High levels of stress, fear or anxiety.

Health conditions such as endometriosis or irritable bowel syndrome - developing tense pelvic floor muscles due to the chronic pelvic or abdominal pain and inflammation.

Birth trauma and scar tissue - when the pain and scarring can cause the pelvic floor muscles to tighten protectively. To note, one sided pelvic floor tears can cause the opposite side of the pelvic floor to tighten due to overactivity.

Reasons the pelvic floor muscles can weaken

Causes of a hypertonic pelvic floor (too tight, 'gripping')

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You may have heard someone say their pelvic floor was too strong/tight so they couldn't push out baby, or that you shouldn't do pelvic floor exercises in PREGNANCY??

Pelvic floor exercises are extremely beneficial in pregnancy!! Not only do they help our body to support the growing baby, but strong and functioning pelvic floor muscles BEFORE birth will regain their strength much quicker afterwards and reduce the risk of prolapse postpartum.

When people say their pelvic floor was too tight, this is a HYPERTONIC pelvic floor... this means that the muscle doesn't relax and 'let go' which ultimately makes it non functioning. This can be caused by many different things, including doing incorrect pelvic floor training, or from working out and holding their core, so that the muscles are 'on' all the time. This is NOT the same as a STRONG and FUNCTIONING pelvic floor. 

If you have a hypertonic pelvic floor during pregnancy, keeping on doing traditional 'kegel' exercises and holding up the pelvic floor will likely not be beneficial, but learning to relax and practice the 'let go' or release will help. So even with a hypertonic pelvic floor, pelvic floor training is very beneficial - it just needs to be tailored to your particular needs.

We go over this (and so much more!) in our ONLINE PREGNANCY FITNESS 6 week course.


What can I do?

1.  Where possible, I always recommend getting a check up with a women's pelvic floor physio so you have a diagnosis. Some physio's require a referral - this can be from your midwife/obstetrician, your fitness coach or another health provider, so you may not need to pay for a gp visit to get this. Some physio's will not need a referral so check with them.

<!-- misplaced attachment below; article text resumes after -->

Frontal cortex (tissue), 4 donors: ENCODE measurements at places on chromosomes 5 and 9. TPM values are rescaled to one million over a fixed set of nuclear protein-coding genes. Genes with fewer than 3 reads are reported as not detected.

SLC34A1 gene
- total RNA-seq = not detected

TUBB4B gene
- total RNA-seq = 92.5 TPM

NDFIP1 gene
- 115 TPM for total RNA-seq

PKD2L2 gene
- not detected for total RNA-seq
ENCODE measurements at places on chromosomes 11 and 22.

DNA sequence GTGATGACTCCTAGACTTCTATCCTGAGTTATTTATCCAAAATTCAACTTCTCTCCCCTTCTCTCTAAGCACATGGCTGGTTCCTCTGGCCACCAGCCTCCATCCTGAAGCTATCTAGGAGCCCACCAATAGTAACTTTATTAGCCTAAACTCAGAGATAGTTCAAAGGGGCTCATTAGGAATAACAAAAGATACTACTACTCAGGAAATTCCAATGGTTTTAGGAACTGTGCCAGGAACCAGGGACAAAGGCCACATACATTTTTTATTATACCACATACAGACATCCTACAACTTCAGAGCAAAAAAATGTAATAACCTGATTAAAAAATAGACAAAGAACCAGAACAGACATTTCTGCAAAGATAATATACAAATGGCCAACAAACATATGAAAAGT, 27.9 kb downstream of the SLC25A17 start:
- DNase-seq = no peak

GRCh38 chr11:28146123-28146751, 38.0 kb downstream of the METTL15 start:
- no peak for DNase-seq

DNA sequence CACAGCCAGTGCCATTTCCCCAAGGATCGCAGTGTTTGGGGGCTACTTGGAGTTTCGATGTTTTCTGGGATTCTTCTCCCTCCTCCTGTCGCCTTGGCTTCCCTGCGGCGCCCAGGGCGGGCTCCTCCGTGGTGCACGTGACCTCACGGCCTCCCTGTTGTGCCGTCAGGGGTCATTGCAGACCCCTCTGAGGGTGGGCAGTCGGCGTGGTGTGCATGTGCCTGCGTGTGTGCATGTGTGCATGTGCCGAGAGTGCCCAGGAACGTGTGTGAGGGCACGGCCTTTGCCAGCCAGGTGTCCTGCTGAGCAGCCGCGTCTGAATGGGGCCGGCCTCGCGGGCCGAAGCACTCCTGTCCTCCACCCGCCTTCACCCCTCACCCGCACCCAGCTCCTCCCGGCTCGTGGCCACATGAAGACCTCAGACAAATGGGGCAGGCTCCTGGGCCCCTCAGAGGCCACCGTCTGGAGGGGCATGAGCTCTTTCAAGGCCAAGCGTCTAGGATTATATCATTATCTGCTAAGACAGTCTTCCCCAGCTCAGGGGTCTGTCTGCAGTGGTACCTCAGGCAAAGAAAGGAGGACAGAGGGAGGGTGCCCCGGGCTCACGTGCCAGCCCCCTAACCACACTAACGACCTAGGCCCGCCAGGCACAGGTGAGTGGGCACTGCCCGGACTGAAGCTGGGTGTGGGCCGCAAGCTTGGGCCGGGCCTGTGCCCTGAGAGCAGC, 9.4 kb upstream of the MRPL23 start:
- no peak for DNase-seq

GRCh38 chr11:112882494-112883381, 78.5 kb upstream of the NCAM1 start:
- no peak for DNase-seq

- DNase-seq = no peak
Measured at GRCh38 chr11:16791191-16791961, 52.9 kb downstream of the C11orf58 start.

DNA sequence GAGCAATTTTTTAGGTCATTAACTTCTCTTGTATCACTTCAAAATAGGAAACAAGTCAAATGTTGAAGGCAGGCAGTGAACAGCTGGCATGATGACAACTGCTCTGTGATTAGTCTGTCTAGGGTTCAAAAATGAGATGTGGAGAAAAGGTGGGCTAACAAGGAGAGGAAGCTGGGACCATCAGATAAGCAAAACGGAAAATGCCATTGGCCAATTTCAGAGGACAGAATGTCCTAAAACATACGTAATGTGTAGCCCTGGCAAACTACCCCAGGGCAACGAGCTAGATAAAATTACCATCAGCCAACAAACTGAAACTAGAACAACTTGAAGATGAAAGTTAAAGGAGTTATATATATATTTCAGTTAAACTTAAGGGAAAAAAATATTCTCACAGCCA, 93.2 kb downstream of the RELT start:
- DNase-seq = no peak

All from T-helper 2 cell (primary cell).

Alternatively, you can go through the public system via your gp. This continues to be an under funded area of our health system and there is often long wait times.

2.  Note WHEN you are experiencing symptoms.

Avoid exercise that is a trigger - for example if you feel a heaviness in your pelvic floor during or in the days after a run, that is a likely indicator your pelvic floor is currently not coping with the load. Continuing to push through these symptoms can exacerbate dysfunction. 

3.  Learn HOW to perform pelvic floor exercises (this is much more than 'kegels'). 

Weakened pelvic floor muscles often respond really well to rehab exercises. A hypertonic pelvic floor can also be helped with breathing techniques, relaxation and pelvic floor exercises.

It is never too late to work on this, no matter how old your kids are!!

"Her pelvic floor and core reconnection exercises have been a game changer. My core muscles started to feel stronger after the first few sessions and my pelvic floor control has improved significantly"

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This course is purposely low cost so it is accessible to all women.

Online CORE RECOVERY 6 week program

  • SHORT 15-20min sessions that you can do anytime during the 6 weeks.

  • Easy to follow videos that take out all of the guess work - no fancy jargon!

  • In-depth pelvic floor work suitable for both prolapse and hypertonic pelvic floors.

  • Complete CORE focus, including lower abs and butt muscles.

  • No equipment or big space necessary.

It is a complete, comprehensive rehabilitation program for $60 for 6 weeks of sessions (18 total). A women's physio appointment is often around $180, I have designed this course as an alternative for women who simply can't afford that, or ideally as an additional support to decrease physio sessions required. 

Small Strokes

Designed by a CERTIFIED Pre and Postnatal Coach (GGS), with 18 years experience as a qualified PT and Group Fitness Instructor and a registered 'Pelvic Floor Safe Fitness Professional' (Incontinence NZ, via Maree Frost).